Peterson Middle School Principal Susan Harris testified repeatedly in court on Tuesday about her fear of Santa Clara Unified Trustee Christopher Stampolis, I did not want to become another statistic of school violence.
Harris received a temporary restraining order against Stampolis from the Santa Clara Superior Court on Sept. 24, and is seeking to make it permanent. After four hours of testimony on Tuesday, Judge Thomas Kuhnle continued the hearing to Thursday afternoon, when more testimony will be heard about Stampolis’ belligerence from other district officials and employees – including Superintendent Stanley Rose.
Tuesday, Harris gave a detailed and compelling account of Stampolis’ threatening conduct when she spoke to him about his repeated tardiness picking up his son and refusing to follow school rules about visitors, and going directly to the library to find his son. Many of Stampolis’ actions were captured by the school’s security video system, and stills from the video were part of Harris’ complaint.
Harris described Stampolis’ dismissive remarks when she tried to speak with him regarding her concerns for the child’s safety. I don’t want to talk to you, he told her repeatedly, Put it in writing.
His increasingly angry insistence that he wasn’t going to talk with her was accompanied by what she described as ‘getting in her face,’ and violent hand gestures. On Aug. 27, He put his hands up like a gun [saying] I told you I’m not going to talk to you, Harris said. He was yelling. He was angry and yelling at me.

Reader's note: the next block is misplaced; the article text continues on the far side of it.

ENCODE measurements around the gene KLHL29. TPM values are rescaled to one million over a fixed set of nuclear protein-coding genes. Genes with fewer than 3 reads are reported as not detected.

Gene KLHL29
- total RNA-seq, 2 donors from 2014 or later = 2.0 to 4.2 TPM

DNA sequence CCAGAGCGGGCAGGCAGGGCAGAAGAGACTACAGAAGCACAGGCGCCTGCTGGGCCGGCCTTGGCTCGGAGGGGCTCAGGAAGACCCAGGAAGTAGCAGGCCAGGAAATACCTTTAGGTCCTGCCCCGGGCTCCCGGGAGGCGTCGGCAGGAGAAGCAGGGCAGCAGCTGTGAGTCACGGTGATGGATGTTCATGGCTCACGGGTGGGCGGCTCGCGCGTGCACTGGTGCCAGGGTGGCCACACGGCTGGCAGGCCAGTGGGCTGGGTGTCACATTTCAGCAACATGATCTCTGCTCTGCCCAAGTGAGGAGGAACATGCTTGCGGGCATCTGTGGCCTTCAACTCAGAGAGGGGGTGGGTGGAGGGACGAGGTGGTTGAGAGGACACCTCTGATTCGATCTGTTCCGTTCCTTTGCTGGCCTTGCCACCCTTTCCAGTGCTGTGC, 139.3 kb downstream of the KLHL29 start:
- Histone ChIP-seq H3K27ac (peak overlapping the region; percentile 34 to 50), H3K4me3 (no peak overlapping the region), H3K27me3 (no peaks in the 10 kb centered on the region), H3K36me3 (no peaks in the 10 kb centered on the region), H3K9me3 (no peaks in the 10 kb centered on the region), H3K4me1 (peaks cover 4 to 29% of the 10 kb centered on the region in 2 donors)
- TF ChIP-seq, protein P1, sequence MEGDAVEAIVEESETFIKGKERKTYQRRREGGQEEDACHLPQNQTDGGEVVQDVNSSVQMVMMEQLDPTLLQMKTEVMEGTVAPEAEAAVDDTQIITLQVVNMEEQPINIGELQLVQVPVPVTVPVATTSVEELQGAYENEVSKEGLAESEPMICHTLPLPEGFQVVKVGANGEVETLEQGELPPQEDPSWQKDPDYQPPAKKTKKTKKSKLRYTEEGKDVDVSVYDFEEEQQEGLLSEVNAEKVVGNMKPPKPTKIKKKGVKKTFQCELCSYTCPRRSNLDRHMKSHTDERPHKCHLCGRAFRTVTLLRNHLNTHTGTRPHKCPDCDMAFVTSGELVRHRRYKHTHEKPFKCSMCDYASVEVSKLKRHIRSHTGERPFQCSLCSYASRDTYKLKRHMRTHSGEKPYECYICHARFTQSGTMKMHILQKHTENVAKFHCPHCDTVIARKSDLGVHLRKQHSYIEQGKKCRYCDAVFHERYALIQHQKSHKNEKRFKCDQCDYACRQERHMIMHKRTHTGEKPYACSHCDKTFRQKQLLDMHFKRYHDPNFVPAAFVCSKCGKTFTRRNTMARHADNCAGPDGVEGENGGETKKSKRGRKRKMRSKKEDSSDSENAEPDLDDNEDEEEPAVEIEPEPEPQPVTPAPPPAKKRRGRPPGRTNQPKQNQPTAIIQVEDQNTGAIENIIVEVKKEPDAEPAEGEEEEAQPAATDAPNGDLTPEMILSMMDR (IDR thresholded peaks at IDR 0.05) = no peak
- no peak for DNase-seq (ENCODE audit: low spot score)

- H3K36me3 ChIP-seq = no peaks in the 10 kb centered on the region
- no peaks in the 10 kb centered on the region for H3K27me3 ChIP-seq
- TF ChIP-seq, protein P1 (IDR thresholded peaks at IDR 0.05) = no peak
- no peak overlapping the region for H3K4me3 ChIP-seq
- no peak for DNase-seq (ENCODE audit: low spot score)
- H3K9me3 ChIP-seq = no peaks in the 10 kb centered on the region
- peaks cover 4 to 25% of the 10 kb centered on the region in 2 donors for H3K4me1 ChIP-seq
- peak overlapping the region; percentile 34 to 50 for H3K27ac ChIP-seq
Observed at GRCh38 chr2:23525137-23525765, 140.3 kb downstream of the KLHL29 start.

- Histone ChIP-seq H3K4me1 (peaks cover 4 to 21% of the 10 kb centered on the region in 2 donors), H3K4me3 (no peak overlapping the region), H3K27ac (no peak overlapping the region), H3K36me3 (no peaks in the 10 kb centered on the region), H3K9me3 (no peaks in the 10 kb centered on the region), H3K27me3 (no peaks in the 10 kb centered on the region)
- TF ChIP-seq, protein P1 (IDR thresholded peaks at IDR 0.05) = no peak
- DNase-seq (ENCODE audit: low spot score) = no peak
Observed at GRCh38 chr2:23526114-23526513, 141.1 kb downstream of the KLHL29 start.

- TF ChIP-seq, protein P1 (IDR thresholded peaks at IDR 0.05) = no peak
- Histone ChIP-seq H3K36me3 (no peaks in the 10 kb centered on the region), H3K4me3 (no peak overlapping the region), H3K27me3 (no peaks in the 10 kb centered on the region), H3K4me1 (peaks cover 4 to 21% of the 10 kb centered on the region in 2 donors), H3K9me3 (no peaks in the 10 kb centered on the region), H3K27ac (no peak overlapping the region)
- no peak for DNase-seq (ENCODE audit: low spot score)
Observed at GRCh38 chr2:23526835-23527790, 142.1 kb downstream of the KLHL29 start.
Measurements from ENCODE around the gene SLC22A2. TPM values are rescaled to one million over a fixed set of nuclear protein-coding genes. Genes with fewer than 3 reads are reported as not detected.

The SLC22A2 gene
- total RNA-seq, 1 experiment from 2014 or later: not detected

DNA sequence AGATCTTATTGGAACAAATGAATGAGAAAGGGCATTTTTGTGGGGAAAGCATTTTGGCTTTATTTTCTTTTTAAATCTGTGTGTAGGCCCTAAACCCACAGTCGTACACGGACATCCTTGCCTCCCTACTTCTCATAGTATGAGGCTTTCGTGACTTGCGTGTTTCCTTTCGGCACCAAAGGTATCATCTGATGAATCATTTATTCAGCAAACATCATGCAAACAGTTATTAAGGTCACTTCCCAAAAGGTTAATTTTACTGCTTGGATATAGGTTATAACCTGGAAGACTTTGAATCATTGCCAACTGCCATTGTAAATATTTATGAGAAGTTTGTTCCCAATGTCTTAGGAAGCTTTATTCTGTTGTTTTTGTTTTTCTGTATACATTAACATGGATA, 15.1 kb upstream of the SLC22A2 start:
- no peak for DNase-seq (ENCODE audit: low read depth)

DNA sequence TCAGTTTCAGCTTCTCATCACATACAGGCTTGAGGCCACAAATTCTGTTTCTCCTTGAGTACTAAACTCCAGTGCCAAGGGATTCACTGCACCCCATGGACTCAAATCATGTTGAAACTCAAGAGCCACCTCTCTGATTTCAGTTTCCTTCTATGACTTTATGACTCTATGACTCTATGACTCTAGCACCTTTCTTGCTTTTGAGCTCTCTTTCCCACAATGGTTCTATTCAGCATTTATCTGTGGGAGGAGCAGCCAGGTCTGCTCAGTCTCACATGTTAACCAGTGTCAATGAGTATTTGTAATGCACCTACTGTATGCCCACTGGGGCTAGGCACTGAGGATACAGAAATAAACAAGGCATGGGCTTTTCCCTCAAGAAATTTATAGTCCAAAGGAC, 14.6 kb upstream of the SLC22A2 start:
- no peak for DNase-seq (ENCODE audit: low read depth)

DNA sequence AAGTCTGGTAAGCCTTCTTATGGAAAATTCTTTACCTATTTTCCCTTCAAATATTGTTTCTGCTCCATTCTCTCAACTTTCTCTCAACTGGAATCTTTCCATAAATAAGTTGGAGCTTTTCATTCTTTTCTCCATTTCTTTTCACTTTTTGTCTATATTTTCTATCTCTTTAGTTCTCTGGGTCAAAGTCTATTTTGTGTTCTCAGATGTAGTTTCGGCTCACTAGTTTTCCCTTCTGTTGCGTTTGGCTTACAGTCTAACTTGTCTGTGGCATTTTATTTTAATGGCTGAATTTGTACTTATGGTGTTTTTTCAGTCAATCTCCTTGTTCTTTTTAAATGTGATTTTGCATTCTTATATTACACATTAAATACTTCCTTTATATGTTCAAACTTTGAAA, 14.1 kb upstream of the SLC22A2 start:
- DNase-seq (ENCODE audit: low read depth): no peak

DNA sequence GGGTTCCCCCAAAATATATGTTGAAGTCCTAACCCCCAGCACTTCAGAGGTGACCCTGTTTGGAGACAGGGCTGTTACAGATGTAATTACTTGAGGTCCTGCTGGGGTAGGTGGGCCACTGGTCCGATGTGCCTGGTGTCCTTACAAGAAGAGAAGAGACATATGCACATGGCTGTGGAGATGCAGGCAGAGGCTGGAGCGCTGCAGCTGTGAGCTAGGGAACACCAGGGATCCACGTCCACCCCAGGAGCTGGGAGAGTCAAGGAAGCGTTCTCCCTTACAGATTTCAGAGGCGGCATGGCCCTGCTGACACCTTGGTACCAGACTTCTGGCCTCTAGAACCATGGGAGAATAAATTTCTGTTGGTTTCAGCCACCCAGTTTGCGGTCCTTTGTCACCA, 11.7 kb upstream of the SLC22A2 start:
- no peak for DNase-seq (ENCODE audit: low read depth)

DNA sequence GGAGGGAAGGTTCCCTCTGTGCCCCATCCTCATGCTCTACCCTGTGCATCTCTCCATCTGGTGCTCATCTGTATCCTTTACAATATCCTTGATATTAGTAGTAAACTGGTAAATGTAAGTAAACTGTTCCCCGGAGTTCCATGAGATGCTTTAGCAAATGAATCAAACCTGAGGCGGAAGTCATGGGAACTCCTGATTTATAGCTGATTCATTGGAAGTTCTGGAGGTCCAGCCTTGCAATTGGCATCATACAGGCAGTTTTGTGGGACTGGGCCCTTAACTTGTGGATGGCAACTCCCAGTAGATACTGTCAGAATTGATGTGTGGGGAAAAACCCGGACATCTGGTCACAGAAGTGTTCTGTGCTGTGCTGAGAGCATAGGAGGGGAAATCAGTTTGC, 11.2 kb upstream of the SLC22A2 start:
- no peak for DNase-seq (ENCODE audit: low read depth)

He was pointing his fingers at my face, she continued. He would walk away and come back at me, and he’s yelling he’s going to file a claim of harassment against me. I was afraid he was going to hit me. At one point, she said, she could feel his breath in her face.
Stampolis did file a complaint. However, the report from the SCUSD’s investigator, Thomas Newcomb, cleared Harris of all allegations of harassment and concluded that Harris had an objective reason to be afraid, she said.
This started the first day of school, when Stampolis was an hour and 20 minutes late, and his son was the last child on campus to be picked up. Numerous school disruption reports were filed in the following weeks as this continued.
Within a month, Harris had: filed a Hostile Workplace/Harassment complaint against the district, obtained a 14-day stay away order against Stampolis, had a security guard with her during school drop-off and pick-up times, and was suffering from anxiety and panic attacks – which she hadn’t had before – so severe that at one point she was in the emergency room.
Sunnyvale Public Safety Officer Todd Fekete testified that Harris called him on Aug. 28, asking him to come to the school and evaluate the situation. Fekete watched the video. On it, he said, I observed Mr. Stampolis walk on to the quad, bypassing the office. I saw Mrs. Harris try to get his attention [and then] turn toward her and then pointing his fingers and making gestures. He appeared upset. He was very aggressive and it looked like he was yelling. It did offer Mrs. Harris a legitimate basis to fear for her safety. Fekete later suggested that Harris get a restraining order.
Stampolis’ behavior later that afternoon confirmed the officer’s assessment of what he had seen on the video, and that Stampolis didn’t respect Fekete’s authority as a police officer.